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Researchers have identified nearly 1,500 proteins present in the postsynaptic density — a complex collection of proteins that enables quick and flexible signaling across the brain. The results were published 14 January in Nature Neuroscience.
The brain relays information by transmitting it between neurons across junctions called synapses. Because each neuron connects to as many as a thousand others, the process needs to be tightly regulated to ensure its speed and efficiency.
The postsynaptic density, or PSD, is an organized collection of proteins near the tip of a neuron and is believed to regulate one mechanism by which the brain changes in response to learning and memory.
Several studies in the past year have linked PSD genes to autism, including CNTNAP2 and SHANK3. These results suggest that improper functioning at the synapse is an important contributor in autism and may provide targets for therapeutics.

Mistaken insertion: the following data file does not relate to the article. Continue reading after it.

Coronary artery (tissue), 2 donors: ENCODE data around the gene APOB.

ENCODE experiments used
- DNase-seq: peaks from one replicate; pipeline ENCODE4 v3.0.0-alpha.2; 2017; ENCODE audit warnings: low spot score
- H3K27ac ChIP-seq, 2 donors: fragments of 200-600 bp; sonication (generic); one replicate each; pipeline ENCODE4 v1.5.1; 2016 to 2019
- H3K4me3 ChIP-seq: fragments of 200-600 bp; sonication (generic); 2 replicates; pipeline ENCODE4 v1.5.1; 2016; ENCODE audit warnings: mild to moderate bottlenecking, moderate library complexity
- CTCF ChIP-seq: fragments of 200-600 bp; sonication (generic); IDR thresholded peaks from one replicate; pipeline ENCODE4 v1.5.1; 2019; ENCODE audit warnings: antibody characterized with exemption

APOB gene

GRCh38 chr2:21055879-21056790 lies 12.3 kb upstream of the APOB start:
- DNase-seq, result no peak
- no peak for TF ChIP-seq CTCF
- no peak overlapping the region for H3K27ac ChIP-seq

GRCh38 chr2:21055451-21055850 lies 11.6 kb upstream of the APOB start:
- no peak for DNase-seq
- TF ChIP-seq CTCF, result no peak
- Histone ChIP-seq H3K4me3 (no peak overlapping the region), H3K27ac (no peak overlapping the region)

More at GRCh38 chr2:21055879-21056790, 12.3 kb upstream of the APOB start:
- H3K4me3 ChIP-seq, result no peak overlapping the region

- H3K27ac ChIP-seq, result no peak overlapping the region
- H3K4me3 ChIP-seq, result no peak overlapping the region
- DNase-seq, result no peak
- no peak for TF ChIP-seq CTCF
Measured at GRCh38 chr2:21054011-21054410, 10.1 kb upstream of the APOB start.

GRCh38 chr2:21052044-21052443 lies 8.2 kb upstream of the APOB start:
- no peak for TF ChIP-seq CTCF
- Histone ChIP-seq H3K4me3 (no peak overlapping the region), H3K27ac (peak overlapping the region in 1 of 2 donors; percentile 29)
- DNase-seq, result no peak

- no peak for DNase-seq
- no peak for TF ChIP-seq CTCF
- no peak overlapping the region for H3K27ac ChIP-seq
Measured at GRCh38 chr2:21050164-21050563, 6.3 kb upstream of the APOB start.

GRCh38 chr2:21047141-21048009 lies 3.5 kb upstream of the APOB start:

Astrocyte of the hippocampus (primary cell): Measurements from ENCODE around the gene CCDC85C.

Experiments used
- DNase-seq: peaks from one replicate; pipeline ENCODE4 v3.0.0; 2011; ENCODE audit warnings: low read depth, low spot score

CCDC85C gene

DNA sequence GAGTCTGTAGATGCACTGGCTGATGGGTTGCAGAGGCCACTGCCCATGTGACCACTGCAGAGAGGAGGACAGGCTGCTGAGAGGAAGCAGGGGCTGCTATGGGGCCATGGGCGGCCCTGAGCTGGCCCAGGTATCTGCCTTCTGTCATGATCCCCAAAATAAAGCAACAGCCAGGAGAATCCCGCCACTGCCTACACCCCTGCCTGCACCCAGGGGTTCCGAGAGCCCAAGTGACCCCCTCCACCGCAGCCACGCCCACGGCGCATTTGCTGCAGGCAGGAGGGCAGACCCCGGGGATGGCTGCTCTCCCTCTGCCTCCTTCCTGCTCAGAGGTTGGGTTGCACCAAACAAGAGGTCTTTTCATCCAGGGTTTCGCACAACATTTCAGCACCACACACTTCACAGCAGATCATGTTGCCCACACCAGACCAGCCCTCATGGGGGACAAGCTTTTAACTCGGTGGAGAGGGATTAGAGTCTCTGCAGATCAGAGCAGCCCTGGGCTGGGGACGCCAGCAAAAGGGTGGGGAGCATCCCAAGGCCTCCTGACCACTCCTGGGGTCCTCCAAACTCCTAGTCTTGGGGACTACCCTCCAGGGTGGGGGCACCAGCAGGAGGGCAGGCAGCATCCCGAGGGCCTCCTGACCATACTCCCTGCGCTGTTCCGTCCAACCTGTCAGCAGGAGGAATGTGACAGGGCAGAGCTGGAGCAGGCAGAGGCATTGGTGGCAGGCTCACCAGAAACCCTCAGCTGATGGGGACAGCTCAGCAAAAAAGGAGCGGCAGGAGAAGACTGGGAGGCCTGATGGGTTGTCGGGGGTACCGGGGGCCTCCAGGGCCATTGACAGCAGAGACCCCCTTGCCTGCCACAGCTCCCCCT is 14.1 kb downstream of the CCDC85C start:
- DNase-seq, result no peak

In the new study, researchers extracted the entire PSD from brain tissue biopsies of nine adults and identified 1,461 individual proteins, including 748 proteins common to all of the samples. These results are available in an online database.
Comparing the genes for these proteins with known disease-associated mutations, the study found that mutations in 199 PSD genes may be responsible for 269 human diseases.
Mutations in the PSD genes are more likely than those elsewhere in the brain to lead to core neurological deficits, such as intellectual disability, problems with learning and memory, and drug addiction, according to the study.